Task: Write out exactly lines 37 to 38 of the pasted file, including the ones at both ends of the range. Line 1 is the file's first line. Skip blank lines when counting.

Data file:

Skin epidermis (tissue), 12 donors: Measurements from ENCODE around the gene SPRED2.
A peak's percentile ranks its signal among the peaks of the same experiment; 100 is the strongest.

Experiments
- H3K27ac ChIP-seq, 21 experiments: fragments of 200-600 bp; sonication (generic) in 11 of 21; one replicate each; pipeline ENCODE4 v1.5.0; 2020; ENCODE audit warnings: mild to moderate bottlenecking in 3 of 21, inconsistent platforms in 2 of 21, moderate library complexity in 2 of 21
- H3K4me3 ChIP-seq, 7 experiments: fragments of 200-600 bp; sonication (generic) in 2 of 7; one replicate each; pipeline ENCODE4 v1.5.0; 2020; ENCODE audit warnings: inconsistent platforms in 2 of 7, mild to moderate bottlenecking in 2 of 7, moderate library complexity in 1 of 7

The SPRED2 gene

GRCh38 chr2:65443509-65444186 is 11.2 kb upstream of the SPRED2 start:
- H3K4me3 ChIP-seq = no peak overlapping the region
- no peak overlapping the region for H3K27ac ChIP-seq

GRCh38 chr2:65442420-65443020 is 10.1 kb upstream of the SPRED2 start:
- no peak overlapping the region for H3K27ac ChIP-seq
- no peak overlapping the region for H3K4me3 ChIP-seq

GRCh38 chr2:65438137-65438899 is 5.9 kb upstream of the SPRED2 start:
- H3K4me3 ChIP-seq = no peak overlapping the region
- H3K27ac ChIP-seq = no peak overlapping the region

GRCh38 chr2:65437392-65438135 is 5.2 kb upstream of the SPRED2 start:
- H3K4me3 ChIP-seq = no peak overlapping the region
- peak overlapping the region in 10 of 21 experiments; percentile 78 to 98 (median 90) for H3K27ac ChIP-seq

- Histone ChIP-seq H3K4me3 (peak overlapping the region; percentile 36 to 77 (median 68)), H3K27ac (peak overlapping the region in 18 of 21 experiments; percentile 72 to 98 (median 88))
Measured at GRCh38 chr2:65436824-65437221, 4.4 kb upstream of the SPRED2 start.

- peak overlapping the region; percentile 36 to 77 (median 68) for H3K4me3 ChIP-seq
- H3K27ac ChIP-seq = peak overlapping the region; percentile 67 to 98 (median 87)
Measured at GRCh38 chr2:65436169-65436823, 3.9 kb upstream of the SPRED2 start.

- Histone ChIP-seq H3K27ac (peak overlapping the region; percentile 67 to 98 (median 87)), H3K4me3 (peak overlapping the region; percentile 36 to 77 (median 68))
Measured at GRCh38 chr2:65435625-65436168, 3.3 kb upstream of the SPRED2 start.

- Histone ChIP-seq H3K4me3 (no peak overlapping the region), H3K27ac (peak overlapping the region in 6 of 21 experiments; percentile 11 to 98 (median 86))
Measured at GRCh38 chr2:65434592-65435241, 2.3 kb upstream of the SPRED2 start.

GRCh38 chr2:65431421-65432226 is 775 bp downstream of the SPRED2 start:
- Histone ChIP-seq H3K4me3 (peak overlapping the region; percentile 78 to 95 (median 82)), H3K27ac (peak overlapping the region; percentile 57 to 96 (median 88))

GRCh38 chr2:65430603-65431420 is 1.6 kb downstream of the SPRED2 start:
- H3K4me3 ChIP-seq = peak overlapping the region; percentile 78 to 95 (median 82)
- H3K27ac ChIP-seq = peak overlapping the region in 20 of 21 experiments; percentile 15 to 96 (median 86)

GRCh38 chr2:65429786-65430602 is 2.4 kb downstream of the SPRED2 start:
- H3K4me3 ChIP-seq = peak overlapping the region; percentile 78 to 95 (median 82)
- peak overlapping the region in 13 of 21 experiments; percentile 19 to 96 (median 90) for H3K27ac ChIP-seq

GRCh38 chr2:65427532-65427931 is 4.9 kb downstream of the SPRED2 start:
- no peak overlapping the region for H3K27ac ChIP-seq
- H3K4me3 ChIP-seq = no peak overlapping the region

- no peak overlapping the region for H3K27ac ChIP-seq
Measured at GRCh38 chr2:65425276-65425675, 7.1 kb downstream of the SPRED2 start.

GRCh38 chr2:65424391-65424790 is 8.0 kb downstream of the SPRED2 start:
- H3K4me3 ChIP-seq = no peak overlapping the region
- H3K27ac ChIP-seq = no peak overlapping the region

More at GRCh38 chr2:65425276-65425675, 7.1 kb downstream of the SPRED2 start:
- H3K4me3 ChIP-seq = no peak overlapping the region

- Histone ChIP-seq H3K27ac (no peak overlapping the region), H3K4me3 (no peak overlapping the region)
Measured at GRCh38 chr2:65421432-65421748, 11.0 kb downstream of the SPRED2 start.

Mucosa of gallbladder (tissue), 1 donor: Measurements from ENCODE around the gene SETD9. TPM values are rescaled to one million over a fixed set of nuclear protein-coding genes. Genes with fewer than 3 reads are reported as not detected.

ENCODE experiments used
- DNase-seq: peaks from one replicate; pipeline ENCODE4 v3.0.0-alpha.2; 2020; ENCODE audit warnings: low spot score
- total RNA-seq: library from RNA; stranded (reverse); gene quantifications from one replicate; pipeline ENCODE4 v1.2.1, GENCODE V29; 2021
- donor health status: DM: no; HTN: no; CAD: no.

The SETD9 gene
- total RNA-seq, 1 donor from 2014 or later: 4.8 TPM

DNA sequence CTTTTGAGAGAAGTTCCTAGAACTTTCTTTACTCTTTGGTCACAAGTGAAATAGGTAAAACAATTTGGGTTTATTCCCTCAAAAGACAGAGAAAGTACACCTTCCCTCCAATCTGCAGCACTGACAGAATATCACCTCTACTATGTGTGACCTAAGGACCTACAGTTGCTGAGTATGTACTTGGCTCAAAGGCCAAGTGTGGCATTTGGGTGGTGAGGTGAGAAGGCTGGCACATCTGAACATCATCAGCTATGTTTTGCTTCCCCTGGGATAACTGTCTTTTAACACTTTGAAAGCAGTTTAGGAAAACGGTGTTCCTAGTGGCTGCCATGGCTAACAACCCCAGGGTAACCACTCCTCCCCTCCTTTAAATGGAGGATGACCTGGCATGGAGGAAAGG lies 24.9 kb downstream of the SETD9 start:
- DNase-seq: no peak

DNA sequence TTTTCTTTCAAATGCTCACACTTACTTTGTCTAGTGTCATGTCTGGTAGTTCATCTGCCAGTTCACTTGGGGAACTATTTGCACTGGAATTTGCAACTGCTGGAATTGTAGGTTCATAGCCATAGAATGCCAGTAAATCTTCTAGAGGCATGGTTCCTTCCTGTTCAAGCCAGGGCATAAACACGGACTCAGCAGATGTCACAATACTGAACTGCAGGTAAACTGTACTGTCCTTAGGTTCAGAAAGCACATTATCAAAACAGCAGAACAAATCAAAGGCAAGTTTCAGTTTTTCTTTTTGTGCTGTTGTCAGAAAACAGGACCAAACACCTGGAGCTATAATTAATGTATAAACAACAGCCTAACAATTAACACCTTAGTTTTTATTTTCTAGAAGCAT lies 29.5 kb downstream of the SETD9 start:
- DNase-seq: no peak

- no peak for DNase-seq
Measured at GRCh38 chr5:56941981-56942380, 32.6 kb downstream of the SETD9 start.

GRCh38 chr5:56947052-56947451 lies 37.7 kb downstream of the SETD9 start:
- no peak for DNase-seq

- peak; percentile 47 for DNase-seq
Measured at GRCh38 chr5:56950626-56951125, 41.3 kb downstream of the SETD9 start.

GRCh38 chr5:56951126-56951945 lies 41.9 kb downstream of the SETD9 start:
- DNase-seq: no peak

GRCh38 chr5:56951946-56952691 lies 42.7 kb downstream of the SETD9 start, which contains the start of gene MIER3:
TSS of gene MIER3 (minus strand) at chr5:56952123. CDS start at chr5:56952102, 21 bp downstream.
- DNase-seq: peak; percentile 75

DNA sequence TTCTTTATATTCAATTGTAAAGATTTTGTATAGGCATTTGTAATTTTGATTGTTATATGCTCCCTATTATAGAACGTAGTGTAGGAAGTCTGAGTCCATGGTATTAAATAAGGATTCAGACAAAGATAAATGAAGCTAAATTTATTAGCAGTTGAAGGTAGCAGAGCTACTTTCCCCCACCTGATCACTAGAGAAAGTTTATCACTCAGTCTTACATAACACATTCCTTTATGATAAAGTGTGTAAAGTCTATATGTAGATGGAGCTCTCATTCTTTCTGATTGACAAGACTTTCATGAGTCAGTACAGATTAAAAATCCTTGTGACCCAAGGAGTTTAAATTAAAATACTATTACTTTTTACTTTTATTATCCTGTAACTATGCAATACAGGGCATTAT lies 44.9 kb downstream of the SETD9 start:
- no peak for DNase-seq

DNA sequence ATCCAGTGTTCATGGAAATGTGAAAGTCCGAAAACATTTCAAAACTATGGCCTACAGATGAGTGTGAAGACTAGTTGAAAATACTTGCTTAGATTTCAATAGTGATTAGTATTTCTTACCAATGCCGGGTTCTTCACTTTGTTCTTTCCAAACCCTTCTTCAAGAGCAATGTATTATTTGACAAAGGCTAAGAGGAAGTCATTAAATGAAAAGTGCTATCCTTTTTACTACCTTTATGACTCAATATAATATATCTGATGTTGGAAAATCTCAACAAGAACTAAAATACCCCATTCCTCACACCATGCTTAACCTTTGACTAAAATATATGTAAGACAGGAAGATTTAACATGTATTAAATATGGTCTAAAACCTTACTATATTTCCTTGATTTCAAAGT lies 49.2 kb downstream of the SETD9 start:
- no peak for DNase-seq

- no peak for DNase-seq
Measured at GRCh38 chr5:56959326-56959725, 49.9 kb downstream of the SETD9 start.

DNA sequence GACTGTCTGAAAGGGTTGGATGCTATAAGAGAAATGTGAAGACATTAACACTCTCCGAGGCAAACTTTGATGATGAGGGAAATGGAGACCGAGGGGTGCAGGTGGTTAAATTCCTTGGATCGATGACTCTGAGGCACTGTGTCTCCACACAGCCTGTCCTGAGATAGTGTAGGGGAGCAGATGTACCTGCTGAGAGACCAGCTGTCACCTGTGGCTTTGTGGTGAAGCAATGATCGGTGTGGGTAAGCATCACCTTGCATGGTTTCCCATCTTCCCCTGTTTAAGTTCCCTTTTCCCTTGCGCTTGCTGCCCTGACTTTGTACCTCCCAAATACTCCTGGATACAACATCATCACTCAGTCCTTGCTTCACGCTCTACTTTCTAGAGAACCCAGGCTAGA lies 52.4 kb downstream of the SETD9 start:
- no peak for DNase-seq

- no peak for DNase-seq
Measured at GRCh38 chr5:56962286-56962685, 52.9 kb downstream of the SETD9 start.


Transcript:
- no peak overlapping the region for H3K27ac ChIP-seq
- H3K4me3 ChIP-seq = no peak overlapping the region